Laxman’s 281 voted ‘the best Test innings’ in half a century: The second Test match between India and Australia played at the historic Eden Gardens, Kolkata, between 11th and 15th March, 2001, has been recognised as an ‘Epic Test’ for various reasons.
Team India, led by Saurav Ganguly, walked into the second Test of the 3-Test series, trailing 0-1, losing the first encounter in Mumbai by a huge margin of 10 wickets.
The second Test also did not start well for Team India. Steve Waugh-led Australia, won the toss and elected to bat. Backed by a well-made 97 runs by Mathew Hayden and 110 runs by the skipper, they amassed a huge total of 445 runs in their first innings.
A fine bowling display by Glenn McGrath (14-8-18-4), ably supported by Jason Gillespie (11-0-47-2), Michel Kasprowicz (13-2-39-2) and Shane Warne (20.1-3-65-2), enabled Aussies to pin down India and restrict them to 171 runs, facing a deficit of 274 runs. Indian first innings lasted only 58.1 overs.
Forced to follow on, India had to first overcome the deficit and then score more to force Aussies bat for the second time.
The openers, Shib Sundar Das and Sadgopan Ramesh did not last long. At 97/2 Sachin Tendulkar joined VVS Laxman, who was incidentally promoted by Ganguly to bat at No 3. But Sachin also left early, scoring only 10 runs in an all-important game.
Skipper Ganguly held fort for some time but eventually departed after scoring 48 runs, leaving the team struggling at 232 runs for the loss of 4 wickets. They were still trailing by 42 runs and had just six wickets in hand.
At this juncture Rahul Dravid joined VVS Laxman in the middle and both played the innings of their life time.
Laxman reached his century in 166 deliveries with 17 fours. With the new ball taken after 80.2 overs, which incidentally was also 19th over of McGrath, Laxman notched his 150 runs in 233 deliveries with 27 hits to the fence. India registered 300 runs in 371 minutes in 89.1 overs.
At lunch on day 4, India had scored 376/4 with Laxman unbeaten on 172* runs and Dravid on unbeaten 50* runs. Dravid’s half-century came in 121 deliveries with 7 fours.
While India touched the 400-run mark in 460 minutes and 110.5 overs, Laxman recorded his double-ton in 304 deliveries with the help of 35 fours. Playing second fiddle to Laxman, Dravid completed his century in 205 deliveries, studded with 13 hits to the fence.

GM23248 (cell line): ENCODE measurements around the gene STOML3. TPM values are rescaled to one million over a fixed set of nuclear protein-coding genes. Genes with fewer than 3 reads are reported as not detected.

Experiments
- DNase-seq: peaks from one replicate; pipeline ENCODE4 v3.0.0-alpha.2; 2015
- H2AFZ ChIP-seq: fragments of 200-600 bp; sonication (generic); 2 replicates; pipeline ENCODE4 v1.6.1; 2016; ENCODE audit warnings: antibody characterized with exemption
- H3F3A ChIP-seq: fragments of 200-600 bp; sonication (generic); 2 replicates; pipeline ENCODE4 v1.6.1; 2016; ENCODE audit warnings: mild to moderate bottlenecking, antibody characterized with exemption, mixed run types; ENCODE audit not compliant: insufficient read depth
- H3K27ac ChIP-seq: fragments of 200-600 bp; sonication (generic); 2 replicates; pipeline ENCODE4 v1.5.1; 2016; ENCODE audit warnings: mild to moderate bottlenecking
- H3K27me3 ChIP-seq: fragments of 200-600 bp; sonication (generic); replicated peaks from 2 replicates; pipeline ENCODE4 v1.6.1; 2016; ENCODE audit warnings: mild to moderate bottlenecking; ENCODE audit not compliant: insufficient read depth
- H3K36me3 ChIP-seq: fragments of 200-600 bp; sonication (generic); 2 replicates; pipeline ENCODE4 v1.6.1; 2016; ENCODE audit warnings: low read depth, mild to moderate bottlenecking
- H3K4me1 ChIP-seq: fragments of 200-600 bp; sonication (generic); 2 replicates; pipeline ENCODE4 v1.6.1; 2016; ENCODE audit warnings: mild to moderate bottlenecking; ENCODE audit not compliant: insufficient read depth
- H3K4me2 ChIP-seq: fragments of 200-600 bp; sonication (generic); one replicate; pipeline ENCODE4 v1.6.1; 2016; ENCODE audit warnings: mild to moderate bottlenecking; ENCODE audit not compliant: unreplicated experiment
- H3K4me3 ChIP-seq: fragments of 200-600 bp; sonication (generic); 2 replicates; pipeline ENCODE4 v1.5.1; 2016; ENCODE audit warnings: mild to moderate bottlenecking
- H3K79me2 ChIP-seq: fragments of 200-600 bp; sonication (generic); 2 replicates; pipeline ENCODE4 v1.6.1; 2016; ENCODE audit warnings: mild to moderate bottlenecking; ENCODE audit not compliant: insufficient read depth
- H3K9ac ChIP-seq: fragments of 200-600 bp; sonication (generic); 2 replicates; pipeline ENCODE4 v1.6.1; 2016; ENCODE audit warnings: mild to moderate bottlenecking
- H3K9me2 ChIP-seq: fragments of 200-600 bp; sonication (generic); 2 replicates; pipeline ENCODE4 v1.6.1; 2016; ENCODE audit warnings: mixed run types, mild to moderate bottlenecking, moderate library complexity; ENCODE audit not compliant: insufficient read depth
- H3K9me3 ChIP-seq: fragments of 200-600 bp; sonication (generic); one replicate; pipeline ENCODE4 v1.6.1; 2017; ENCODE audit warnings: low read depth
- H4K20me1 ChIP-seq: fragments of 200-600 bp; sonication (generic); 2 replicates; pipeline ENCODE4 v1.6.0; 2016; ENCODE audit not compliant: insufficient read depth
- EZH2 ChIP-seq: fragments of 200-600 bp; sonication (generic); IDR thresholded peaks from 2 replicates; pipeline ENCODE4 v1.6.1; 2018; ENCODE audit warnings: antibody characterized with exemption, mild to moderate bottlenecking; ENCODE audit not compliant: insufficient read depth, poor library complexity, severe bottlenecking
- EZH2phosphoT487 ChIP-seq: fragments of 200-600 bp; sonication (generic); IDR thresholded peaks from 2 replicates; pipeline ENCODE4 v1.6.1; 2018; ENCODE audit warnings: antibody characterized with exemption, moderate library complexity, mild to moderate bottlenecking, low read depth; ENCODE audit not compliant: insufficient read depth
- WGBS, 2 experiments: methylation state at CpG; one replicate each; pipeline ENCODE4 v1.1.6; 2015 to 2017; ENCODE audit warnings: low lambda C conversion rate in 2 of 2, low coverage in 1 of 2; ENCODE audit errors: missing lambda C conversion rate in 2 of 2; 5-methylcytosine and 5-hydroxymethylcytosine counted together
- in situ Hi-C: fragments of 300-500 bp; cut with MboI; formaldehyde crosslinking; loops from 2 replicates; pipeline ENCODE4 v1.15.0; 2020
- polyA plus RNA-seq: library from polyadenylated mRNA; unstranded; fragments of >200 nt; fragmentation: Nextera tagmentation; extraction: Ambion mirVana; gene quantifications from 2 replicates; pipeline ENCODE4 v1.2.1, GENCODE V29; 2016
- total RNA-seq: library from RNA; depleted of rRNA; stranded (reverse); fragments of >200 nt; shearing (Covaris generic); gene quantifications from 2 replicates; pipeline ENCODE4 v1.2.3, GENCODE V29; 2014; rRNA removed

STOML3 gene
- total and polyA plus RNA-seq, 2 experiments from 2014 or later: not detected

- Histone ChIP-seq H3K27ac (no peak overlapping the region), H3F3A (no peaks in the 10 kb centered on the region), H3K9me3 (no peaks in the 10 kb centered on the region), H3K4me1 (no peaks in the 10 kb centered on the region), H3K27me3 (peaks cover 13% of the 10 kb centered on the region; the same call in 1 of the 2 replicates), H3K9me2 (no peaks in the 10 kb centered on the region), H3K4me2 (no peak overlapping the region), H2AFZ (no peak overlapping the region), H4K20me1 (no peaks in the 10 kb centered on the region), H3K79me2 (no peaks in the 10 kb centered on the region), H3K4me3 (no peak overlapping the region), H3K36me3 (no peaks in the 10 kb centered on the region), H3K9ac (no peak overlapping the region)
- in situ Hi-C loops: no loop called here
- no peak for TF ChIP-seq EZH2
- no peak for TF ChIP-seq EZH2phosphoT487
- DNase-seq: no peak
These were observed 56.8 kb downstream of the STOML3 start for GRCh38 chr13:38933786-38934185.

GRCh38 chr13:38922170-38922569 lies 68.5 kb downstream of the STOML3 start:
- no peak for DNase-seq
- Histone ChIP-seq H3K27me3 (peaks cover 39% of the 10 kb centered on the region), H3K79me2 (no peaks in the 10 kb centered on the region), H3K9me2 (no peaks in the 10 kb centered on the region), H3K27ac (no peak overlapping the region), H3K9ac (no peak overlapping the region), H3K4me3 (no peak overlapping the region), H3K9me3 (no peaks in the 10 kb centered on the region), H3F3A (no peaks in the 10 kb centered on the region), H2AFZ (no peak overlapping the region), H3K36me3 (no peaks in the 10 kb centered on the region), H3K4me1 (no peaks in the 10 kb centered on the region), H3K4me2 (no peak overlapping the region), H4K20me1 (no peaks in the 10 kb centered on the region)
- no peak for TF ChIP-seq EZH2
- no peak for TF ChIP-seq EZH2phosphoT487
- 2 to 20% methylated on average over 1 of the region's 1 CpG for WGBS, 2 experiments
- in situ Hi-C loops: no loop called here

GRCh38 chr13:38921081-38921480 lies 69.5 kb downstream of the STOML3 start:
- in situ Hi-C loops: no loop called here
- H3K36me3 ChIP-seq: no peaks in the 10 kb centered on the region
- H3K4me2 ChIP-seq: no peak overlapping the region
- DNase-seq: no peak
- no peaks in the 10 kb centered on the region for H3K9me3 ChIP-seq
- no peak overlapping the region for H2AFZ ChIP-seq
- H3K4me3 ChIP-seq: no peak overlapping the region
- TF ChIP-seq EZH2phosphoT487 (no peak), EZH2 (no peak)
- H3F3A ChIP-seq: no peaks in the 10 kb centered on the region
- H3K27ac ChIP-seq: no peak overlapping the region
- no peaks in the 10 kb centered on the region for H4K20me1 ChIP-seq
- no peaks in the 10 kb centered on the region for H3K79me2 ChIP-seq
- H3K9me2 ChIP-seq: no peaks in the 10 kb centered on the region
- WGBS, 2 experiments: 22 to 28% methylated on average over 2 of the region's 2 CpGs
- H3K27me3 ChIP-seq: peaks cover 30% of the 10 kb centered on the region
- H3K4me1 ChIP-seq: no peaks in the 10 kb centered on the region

India’s 500 runs came up in 137.3 overs consuming 571 minutes of play. While on his personal score of 237 runs, Laxman overcame the record of 236* runs scored by Sunil Gavaskar for the highest individual tally by an Indian batsman in Tests.
David’s 150 runs came up in 303 deliveries with 18 fours.
India ended Day 4 at 589 runs for the loss of 4 wickets in their second innings with Laxman unbeaten on 275* runs and Dravid unbeaten on 155* runs.
On the final day of the Test, India clocked 600 runs in 167.4 overs. McGrath’s 38th over and after 174.3 overs in India’s second innings, Australia claimed the second new ball.
India scored 650 runs in 177.4 overs.
Batting for 631 minutes, facing 452 deliveries, hitting 44 fours, VVS Laxman departed in the pen-ultimate delivery of the 170th over after scoring a mammoth 281 runs. He was caught by Ricky Ponting off the bowling of Glenn McGrath.
The duo of Laxman and Dravid had put up a record partnership of 376 runs in 104.1 overs for the fifth wicket.
Dravid stayed on for another 21 runs and departed after scoring 180 runs in 446 minutes off 353 deliveries with 20 hits to the fence. Aussie skipper, Waugh tried as many as 9 bowlers to unsettle Laxman and Dravid.
India eventually went on to score 657/7 decl, requiring Australia to score 384 runs for a victory.
India’s ace off-spinner, Harbhajan Singh, who had a wonderful first innings by claiming 7/123, went on to spin his magic once again and was instrumental in restricting Aussies to 212/10 in their target chase.
While Harbhajan finished the match with an impressive analysis of 67.5-15-196-13, India went on to win the match by 171 runs and level the series 1-1 going into the final encounter.
VVS Laxman was awarded the Player of the Match.
A 25-member panel of cricketers, writers, broadcasters, historians and statisticians assembled to vote for the BEST INNINGS in a Test over a half century period.
They voted this innings of VVS Laxman as the ‘best amongst the best’ over a 50 year period.
The panel, drawn from all Test-playing nations, included Greg Chappell, John Wright, Tony Cozier, Mark Nicholas, Sanjay Manjrekar, Mike Selvey, Ramiz Raja, Scyld Berry, Osman Samiuddin and Gideon Haigh.